Game Wardens In Action
Texas game wardens recently wrapped up a crackdown on illegal commercial fishing trade along the Texas-Mexico border in the Rio Grande Valley, citing nearly two dozen retail fish dealers for a variety of seafood industry related violations.
Operation Dragnet was a multi-agency inspection operation targeting illegal seafood trade, and resulted in issuance of 22 citations and 7 warnings ranging from no retail truck dealer’s license, no finfish license, no cash sale tickets, purchasing fish from unlicensed dealer, and possessing oysters for sale or consumption without labeling. The five-day operation involved uniformed and undercover state game wardens, and federal officers with U.S. Customs and Border Protection, the National Oceanic and Atmospheric Administration, and inspectors from the U.S. Food and Drug Administration.
“With the assistance of our federal partners, game wardens inspected commercial fish vehicles along several ports of entries in Cameron and Hidalgo counties,” said Game Warden Maj. Chad Jones. “Regulations governing importation of commercial aquatic products into Texas from Mexico must be followed to ensure health and safety. Without the required licenses, permits and invoices showing where the fresh seafood came from, there are no guarantees products like oysters were harvested and handled correctly.”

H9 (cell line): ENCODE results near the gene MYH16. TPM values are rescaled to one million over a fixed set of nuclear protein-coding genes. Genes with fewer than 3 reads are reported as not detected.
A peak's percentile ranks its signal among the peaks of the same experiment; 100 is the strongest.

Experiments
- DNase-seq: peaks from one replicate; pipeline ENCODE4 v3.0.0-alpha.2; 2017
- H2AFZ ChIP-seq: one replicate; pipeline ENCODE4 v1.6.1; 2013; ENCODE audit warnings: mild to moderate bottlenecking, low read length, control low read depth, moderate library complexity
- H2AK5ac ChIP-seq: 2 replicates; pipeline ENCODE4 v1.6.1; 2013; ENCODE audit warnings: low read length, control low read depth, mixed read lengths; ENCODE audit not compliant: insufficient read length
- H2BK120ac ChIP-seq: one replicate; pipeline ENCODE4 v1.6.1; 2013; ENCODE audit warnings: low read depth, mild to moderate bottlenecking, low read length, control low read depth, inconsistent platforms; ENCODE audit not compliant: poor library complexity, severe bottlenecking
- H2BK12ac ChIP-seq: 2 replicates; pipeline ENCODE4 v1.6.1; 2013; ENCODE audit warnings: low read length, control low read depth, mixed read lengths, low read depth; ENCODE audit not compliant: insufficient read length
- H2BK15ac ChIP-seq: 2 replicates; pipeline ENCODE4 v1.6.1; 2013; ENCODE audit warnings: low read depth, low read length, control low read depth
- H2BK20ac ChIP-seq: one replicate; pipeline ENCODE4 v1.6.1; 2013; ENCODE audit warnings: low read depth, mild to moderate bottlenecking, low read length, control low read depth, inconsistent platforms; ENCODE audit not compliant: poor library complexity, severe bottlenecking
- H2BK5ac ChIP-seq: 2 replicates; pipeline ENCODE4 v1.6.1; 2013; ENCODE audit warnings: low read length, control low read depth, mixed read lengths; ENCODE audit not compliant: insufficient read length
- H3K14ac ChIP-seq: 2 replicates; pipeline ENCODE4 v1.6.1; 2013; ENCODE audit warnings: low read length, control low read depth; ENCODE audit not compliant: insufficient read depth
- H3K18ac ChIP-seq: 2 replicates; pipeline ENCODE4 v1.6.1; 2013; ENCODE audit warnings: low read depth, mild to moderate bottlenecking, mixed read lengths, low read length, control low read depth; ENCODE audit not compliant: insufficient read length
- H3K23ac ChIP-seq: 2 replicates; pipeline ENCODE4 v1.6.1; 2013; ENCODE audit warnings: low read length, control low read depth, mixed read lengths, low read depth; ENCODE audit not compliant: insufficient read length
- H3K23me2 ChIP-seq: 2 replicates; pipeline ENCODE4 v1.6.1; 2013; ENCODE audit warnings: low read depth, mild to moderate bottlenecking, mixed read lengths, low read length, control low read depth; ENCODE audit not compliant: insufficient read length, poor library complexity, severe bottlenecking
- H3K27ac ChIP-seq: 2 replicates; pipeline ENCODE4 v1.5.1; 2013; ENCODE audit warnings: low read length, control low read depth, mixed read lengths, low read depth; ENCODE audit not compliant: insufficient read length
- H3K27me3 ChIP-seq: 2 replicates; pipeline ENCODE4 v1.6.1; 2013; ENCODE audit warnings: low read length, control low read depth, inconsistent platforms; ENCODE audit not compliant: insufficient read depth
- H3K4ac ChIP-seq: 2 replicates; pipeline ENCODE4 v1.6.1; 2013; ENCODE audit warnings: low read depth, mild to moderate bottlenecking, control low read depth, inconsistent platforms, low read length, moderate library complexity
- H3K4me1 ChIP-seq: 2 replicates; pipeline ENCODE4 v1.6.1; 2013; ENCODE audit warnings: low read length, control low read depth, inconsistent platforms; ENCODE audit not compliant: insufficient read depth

In addition to vehicle inspections, game wardens inspected retail businesses and visited with individuals on social media offering fresh seafood for sale. During the operation in Cameron County, a local restaurant purchased fresh fish from plain clothes game wardens. The purchase of aquatic seafood for resale or consumption must be from a licensed dealer or commercial fisherman.
An inspection found the same restaurant that purchased fresh fish illegally was also in possession of uncertified oysters, which poses a potentially serious health risk to the public. Without proper documentation of origin, if a person consumed these illegal oysters and became infected with vibrio, for example, officials would not be able to trace the origin of the shellfish from harvest to commercial sale. That case is being referred to the Cameron County District Attorney for consideration. The penalty for possession of unlabeled molluscon shellfish is a Class A misdemeanor punishable by either a fine not exceeding $4,000, confinement in jail for up to one year or both.
More information concerning commercial fishing industry regulations can be obtained from Texas Parks and Wildlife Department game wardens or any TPWD law enforcement office.
You can make a difference by reporting poaching through Operation Game Thief. Up to $1,000 may be paid for information leading to arrest and conviction of individuals in violation of state wildlife and fisheries laws. REWARD HOTLINE (800) 792-GAME
Source: Texas Parks & Wildlife Department